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Department of Geography


Exploring the links between the geographies of crime and health


We are undertaking research on how peoples’ health and day-to-day lives are affected by crime at the local area or neighbourhood level – as a result of either being a victim of crime or fear of crime. This work is a postgraduate research project, directed by Su-Yin Tan at the University of Cambridge and financed by grants from the Department of Geography and Gates Cambridge Trust.

A postal questionnaire survey entitled, “How does Crime affect Our Health and Quality of Life?” has been distributed to selected neighbourhoods in Sheffield. The aim of this study is to explore the impact of the experience and fear of crime on health. Findings from this study will provide information necessary for encouraging service partnerships between health and crime prevention agencies, as well as better informing health policy and practice.

Information for survey respondents

A questionnaire has been distributed to selected neighbourhoods in Sheffield. The 6-page questionnaire should take about 10-15 minutes to complete. When possible, the survey should be answered by the head of household. Please return the completed questionnaire in the stamped return-addressed envelope provided in the mail-out package.

Note that answers provided will be held in strict confidence and individual responses will not be disclosed. Confidentiality is ensured, as all answers from returned questionnaires will be combined to produce a summary statistical report.


Questionnaires were posted to selected neighbourhoods in Sheffield on March 1 to 10, 2006. If you have not already completed and returned the questionnaire, please do so by April 10, 2006, so that your answers can be included in the survey results. If you have lost the questionnaire, please contact us and another copy will be mailed to you.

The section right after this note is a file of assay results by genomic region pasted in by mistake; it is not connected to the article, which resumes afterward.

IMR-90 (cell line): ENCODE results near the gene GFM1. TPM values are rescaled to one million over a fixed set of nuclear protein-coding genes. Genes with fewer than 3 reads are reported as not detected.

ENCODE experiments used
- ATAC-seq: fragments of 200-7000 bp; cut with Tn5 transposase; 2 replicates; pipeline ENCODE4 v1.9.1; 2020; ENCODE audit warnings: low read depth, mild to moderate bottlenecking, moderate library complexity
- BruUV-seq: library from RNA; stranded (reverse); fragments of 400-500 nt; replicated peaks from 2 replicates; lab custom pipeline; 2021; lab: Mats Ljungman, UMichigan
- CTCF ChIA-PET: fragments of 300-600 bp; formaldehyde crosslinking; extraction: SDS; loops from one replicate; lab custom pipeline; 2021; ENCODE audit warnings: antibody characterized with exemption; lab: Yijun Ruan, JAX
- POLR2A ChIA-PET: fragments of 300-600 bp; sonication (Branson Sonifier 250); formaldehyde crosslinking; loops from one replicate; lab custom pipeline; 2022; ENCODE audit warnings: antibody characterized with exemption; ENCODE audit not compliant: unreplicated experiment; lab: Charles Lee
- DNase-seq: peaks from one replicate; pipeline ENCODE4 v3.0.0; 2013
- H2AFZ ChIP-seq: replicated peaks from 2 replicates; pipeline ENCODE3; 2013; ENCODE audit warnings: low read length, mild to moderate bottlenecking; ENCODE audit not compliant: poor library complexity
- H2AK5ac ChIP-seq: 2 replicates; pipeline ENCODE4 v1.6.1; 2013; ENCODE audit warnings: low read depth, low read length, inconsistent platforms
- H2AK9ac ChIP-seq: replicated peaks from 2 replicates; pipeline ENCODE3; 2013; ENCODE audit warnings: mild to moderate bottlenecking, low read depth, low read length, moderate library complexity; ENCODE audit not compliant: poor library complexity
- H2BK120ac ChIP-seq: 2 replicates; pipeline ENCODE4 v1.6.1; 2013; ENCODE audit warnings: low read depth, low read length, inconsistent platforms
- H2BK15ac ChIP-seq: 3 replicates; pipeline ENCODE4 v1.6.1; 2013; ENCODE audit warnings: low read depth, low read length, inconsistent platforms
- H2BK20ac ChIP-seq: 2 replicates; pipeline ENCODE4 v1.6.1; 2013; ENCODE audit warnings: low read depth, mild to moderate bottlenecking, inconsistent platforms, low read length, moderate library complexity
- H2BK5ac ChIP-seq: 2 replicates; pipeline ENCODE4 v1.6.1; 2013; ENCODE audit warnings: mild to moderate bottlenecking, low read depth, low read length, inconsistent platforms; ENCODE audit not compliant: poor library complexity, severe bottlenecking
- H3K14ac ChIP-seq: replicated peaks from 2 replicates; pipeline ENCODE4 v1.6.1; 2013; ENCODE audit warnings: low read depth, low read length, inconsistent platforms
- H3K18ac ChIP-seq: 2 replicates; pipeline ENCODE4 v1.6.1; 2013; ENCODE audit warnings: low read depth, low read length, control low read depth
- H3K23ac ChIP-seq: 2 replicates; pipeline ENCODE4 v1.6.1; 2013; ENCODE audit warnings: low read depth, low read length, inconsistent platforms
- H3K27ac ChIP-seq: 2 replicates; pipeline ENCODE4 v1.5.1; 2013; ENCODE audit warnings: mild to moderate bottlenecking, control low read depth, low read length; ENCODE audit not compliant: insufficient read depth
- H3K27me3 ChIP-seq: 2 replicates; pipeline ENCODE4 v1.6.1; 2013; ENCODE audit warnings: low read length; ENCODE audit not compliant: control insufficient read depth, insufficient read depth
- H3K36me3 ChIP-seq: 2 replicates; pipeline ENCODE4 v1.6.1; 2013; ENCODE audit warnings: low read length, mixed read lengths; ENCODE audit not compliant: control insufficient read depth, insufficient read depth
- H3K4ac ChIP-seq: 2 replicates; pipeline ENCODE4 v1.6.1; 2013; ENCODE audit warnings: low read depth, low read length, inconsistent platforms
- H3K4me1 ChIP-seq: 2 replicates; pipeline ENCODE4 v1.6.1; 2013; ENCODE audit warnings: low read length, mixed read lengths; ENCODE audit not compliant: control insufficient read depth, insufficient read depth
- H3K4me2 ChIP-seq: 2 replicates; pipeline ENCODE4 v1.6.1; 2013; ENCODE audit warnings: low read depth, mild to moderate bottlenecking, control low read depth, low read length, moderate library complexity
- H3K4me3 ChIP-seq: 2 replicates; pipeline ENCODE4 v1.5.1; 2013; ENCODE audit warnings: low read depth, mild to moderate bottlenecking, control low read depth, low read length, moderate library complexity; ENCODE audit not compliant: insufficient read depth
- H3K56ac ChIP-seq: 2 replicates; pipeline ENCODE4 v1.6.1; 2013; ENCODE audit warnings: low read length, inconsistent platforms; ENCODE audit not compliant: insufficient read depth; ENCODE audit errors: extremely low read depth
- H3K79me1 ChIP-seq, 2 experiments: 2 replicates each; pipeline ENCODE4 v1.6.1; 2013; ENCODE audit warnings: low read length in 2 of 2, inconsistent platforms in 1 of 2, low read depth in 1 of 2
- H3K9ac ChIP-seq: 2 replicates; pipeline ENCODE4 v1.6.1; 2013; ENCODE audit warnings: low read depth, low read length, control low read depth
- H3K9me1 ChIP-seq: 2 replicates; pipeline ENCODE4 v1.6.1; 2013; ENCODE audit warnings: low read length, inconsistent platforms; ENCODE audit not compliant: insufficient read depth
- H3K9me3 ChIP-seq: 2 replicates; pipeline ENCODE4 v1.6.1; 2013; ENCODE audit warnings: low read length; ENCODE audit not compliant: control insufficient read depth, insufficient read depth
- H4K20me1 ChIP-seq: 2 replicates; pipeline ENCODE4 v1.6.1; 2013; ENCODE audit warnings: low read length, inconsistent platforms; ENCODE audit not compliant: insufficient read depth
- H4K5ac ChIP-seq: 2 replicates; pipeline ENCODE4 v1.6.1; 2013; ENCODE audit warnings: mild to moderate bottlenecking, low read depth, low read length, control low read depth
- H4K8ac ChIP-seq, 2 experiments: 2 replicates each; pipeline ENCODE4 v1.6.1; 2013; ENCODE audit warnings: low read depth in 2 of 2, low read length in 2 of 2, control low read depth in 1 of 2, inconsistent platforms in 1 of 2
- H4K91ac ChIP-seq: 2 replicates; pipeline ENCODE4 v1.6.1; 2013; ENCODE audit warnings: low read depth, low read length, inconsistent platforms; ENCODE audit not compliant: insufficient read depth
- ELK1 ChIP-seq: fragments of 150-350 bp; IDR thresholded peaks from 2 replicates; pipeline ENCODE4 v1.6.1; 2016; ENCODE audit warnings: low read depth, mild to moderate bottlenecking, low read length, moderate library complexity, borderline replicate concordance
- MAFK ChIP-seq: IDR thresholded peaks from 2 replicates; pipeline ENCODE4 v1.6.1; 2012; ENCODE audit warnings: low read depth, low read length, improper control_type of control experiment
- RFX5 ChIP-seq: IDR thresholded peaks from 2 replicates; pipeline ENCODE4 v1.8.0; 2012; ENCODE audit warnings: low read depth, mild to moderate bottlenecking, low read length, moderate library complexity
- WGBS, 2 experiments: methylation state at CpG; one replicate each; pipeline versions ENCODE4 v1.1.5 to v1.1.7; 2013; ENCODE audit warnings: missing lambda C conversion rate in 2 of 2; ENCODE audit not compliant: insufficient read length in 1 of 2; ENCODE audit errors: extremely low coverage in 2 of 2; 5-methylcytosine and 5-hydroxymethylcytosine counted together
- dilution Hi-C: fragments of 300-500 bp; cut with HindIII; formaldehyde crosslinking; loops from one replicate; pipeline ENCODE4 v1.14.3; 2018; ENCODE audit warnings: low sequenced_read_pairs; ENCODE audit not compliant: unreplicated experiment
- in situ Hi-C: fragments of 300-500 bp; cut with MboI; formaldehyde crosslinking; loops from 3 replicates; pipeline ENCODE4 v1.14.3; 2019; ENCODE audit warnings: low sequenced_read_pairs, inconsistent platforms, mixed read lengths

Contact details

Please return completed questionnaires to:

Su-Yin Tan
Department of Geography
University of Cambridge
Downing Place
Cambridge CB2 3EN


Phone: 07709183132 (available 5-6 p.m., Mon-Wed)

Project background

Crime has significant impacts on health. Therefore, crime constitutes an important public health issue and raises the demand for health services.

However, both fields of public health and criminology have developed largely independently of one another at the research and policy level. It remains that the links between crime and health status are not fully understood, especially in different geographical contexts. While the notion of crime as a serious threat to the health of individual victims and communities is intuitively understandable, the difficulty lies in quantifying the impact, while taking into account the importance of other influential variables (i.e. gender, ethnicity, geography, social class, employment status). Furthermore, problems with defining ‘crime’ and ‘public health’, combined with difficulties of quantifying and assessing risk further complicate any analysis of causal relationships between crime and health.

The aim of this study is to enhance current understanding of the impact of crime on health and quality of life and to explore how this relationship varies at different geographical scales. The adopted research approach involves analysing the relationship at national and regional scales. Quantitative methods of spatial data analysis are based on aggregated (ecological) secondary data drawn from census and crime databases. The methodology adopted for this project is based on the collection and analysis of quantitative data within a spatial context, thus emphasising the importance of reliable statistical data on which health and criminal justice programmes can be effectively planned. The research also involves an individual questionnaire study based on selected neighbourhoods in Sheffield with the purpose of exploring the relationship at the individual scale of analysis.

Major findings

Information will be available on-line shortly.